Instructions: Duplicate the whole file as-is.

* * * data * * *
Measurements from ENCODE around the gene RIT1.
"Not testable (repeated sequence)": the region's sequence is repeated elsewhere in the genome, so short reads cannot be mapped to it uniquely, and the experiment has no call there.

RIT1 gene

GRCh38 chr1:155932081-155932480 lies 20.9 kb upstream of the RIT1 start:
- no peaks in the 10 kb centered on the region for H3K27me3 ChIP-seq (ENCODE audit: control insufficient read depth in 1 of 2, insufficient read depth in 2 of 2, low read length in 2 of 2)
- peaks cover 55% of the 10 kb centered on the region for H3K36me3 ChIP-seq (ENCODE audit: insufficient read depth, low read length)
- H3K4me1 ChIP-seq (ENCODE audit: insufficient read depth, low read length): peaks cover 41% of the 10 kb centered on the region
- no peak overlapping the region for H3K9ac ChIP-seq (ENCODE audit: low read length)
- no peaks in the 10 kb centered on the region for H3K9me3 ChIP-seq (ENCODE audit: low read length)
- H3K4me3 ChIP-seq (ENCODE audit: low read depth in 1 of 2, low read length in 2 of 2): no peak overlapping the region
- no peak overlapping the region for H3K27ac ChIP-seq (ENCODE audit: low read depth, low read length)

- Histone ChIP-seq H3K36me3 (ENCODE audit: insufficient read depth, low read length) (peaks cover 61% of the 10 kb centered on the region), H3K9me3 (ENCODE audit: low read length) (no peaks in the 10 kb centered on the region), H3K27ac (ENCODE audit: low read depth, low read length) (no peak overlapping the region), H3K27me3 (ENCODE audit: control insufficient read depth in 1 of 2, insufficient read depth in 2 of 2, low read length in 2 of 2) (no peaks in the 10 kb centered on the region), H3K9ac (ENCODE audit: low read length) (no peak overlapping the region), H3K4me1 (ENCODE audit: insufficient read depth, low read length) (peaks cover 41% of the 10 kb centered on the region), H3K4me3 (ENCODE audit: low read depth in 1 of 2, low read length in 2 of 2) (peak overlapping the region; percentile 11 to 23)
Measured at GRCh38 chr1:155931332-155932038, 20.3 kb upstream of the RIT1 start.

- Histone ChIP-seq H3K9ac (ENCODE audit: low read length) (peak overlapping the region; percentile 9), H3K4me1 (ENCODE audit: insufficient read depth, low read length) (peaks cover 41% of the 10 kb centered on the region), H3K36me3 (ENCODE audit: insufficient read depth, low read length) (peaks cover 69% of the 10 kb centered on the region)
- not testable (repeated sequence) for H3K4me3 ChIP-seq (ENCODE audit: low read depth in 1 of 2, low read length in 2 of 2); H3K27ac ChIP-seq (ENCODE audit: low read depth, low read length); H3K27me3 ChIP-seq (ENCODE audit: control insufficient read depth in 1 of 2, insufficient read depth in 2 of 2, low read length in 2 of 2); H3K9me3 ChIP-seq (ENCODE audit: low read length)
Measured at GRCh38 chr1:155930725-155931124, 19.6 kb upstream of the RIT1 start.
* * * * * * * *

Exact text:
Measurements from ENCODE around the gene RIT1.
"Not testable (repeated sequence)": the region's sequence is repeated elsewhere in the genome, so short reads cannot be mapped to it uniquely, and the experiment has no call there.

RIT1 gene

GRCh38 chr1:155932081-155932480 lies 20.9 kb upstream of the RIT1 start:
- no peaks in the 10 kb centered on the region for H3K27me3 ChIP-seq (ENCODE audit: control insufficient read depth in 1 of 2, insufficient read depth in 2 of 2, low read length in 2 of 2)
- peaks cover 55% of the 10 kb centered on the region for H3K36me3 ChIP-seq (ENCODE audit: insufficient read depth, low read length)
- H3K4me1 ChIP-seq (ENCODE audit: insufficient read depth, low read length): peaks cover 41% of the 10 kb centered on the region
- no peak overlapping the region for H3K9ac ChIP-seq (ENCODE audit: low read length)
- no peaks in the 10 kb centered on the region for H3K9me3 ChIP-seq (ENCODE audit: low read length)
- H3K4me3 ChIP-seq (ENCODE audit: low read depth in 1 of 2, low read length in 2 of 2): no peak overlapping the region
- no peak overlapping the region for H3K27ac ChIP-seq (ENCODE audit: low read depth, low read length)

- Histone ChIP-seq H3K36me3 (ENCODE audit: insufficient read depth, low read length) (peaks cover 61% of the 10 kb centered on the region), H3K9me3 (ENCODE audit: low read length) (no peaks in the 10 kb centered on the region), H3K27ac (ENCODE audit: low read depth, low read length) (no peak overlapping the region), H3K27me3 (ENCODE audit: control insufficient read depth in 1 of 2, insufficient read depth in 2 of 2, low read length in 2 of 2) (no peaks in the 10 kb centered on the region), H3K9ac (ENCODE audit: low read length) (no peak overlapping the region), H3K4me1 (ENCODE audit: insufficient read depth, low read length) (peaks cover 41% of the 10 kb centered on the region), H3K4me3 (ENCODE audit: low read depth in 1 of 2, low read length in 2 of 2) (peak overlapping the region; percentile 11 to 23)
Measured at GRCh38 chr1:155931332-155932038, 20.3 kb upstream of the RIT1 start.

- Histone ChIP-seq H3K9ac (ENCODE audit: low read length) (peak overlapping the region; percentile 9), H3K4me1 (ENCODE audit: insufficient read depth, low read length) (peaks cover 41% of the 10 kb centered on the region), H3K36me3 (ENCODE audit: insufficient read depth, low read length) (peaks cover 69% of the 10 kb centered on the region)
- not testable (repeated sequence) for H3K4me3 ChIP-seq (ENCODE audit: low read depth in 1 of 2, low read length in 2 of 2); H3K27ac ChIP-seq (ENCODE audit: low read depth, low read length); H3K27me3 ChIP-seq (ENCODE audit: control insufficient read depth in 1 of 2, insufficient read depth in 2 of 2, low read length in 2 of 2); H3K9me3 ChIP-seq (ENCODE audit: low read length)
Measured at GRCh38 chr1:155930725-155931124, 19.6 kb upstream of the RIT1 start.